French National Orchestra Plays Music from Home on Quarantine Days


The coronavirus epidemic, which affected the whole world, caused millions of people to stay in homes. Those who want to make good use of the time at home resort to various activities. In France, artists came together on the internet and played the Spanish dance Bolero.

Members of the French National Orchestra played Bolero, a Spanish dance with a heavy rhythm. The artists, who came together with different musical instruments, had fun playing themselves, and those who watched also enjoyed it. The stolen instruments were combined into a whole later in assembly.

Some of the artists who made 51 instrumental interpretations played in the kitchen and some in the living room. The images taken with individual mobile phones were later transformed into a mosaic. “I could never have dreamed of synchronizing the sound of instruments that don’t play together,” said Radio Editor of the project, Radio France video editor Dimitri Scapolan. said.

Stating that everyone is in perfect harmony, Scapolan said, “All I had to do was adjust the levels a little and add some resonance. It was a pleasure. ” he spoke. This unusual interpretation of Bolero, one of the world’s best known classical music tracks, has been transformed into a different version by conductor Didier Benetti. The original work is about 15 minutes long…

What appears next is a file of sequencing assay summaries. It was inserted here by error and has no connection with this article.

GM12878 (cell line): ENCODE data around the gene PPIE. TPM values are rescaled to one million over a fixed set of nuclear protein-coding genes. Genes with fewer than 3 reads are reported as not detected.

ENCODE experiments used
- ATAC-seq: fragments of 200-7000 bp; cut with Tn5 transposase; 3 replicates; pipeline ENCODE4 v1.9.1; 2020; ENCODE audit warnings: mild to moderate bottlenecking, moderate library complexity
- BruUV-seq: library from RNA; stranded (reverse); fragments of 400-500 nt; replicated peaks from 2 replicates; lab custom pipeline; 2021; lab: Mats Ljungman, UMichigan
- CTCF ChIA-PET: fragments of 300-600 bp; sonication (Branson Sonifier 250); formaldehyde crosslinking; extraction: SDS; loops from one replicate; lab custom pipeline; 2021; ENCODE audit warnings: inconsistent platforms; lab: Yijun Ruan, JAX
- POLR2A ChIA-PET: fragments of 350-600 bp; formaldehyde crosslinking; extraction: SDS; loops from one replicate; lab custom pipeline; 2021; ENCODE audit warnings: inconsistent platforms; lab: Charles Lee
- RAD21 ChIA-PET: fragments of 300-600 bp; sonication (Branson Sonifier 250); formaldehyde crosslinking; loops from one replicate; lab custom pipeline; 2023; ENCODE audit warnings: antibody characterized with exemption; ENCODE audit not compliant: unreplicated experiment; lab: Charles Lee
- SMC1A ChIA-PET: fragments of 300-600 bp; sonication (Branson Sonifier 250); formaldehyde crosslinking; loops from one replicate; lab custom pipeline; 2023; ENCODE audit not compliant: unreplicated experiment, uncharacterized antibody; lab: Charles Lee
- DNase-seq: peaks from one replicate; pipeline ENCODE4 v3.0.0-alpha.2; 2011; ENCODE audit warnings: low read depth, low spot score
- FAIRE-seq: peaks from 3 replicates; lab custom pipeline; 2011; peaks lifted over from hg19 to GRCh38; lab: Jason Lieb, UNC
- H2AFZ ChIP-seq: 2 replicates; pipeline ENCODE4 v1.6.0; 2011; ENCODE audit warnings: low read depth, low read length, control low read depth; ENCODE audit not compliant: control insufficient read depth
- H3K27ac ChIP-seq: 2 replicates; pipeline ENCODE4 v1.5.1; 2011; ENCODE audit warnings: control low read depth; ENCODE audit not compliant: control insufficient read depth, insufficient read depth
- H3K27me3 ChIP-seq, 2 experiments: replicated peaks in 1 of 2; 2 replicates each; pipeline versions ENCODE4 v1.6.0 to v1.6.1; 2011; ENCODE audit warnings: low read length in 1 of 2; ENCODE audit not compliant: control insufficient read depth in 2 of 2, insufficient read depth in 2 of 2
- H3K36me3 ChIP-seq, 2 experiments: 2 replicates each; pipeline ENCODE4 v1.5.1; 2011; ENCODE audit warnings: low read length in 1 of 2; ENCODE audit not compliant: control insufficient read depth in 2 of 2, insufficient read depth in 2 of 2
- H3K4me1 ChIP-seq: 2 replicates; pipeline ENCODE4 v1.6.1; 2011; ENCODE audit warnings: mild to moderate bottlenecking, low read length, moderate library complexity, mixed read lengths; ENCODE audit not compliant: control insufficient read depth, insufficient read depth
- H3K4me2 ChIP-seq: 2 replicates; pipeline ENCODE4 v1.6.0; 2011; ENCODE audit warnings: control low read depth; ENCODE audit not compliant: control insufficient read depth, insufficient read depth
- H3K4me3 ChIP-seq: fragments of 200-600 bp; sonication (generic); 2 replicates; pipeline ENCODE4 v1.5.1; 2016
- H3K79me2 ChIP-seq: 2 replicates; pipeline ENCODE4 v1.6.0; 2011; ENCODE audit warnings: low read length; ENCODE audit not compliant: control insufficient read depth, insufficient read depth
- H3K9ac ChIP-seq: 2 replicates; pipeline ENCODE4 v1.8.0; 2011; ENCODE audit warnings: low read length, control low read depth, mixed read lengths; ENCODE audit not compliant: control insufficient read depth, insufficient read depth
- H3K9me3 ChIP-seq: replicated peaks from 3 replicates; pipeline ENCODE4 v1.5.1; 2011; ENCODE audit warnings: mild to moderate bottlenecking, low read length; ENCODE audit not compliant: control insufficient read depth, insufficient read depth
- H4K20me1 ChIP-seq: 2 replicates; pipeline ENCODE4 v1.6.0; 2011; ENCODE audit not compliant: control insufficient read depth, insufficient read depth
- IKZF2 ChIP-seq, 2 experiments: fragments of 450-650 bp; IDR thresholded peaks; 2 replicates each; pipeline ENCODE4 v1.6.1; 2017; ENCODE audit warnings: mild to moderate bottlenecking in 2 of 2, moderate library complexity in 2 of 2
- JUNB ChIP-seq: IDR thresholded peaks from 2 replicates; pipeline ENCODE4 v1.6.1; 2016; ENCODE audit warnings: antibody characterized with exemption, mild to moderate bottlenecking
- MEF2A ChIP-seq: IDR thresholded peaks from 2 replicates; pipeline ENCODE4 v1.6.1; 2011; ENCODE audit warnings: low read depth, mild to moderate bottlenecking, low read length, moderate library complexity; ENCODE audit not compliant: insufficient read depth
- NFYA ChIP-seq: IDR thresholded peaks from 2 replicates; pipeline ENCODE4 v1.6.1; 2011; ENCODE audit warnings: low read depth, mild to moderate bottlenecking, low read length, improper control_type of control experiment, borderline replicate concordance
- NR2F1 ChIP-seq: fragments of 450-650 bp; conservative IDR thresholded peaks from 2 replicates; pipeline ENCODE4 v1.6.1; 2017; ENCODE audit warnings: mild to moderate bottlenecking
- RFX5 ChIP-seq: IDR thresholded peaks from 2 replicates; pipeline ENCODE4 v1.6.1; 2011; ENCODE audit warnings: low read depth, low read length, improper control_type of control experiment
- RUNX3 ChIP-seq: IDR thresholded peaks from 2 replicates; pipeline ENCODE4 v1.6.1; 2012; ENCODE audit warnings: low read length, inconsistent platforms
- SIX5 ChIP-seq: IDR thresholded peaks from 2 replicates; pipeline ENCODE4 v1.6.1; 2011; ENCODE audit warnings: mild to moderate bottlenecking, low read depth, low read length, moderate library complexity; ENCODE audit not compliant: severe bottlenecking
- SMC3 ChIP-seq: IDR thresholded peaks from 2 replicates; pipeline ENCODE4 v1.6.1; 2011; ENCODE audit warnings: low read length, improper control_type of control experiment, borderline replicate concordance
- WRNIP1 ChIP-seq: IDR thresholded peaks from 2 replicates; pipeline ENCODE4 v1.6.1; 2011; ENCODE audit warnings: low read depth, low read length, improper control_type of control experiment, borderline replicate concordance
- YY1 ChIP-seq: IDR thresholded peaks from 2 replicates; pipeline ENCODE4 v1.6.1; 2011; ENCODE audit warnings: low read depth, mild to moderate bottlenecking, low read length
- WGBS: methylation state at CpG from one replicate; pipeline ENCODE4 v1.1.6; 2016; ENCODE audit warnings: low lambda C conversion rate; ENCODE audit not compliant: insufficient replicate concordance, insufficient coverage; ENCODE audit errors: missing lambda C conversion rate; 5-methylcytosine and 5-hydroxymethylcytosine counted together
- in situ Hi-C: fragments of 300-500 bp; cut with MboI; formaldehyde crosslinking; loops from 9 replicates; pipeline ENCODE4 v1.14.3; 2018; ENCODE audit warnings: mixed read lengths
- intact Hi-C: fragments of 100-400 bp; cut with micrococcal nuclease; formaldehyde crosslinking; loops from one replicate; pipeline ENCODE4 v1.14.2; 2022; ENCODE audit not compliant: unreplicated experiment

The video has received over a million views since March 29, when it was uploaded to Youtube. The work starts with the artists introducing themselves one by one. Music starts on the screen divided into three parts first and then continues with the screen divided into four or more pieces.

Making the quarantine days enjoyable, the team also appealed to the souls of others. “This is a virtual merger; we gathered on the ‘Cloud’,” said violinist David Riviere. Speaking to Radio France, music director Michel Orier pointed to the quarantine and said, “It is terrible not to work. But with this animated video, we wanted to say to the public, ‘We’re still there for you.’ ” commented.

On the other hand, the Rotterdam Philharmonic Orchestra signed a similar recording with Beethoven’s Ode to Joy and Toronto Symphony Orchestra Aaron Copland’s Appalachian Spring. Each one brought together 20 musicians.


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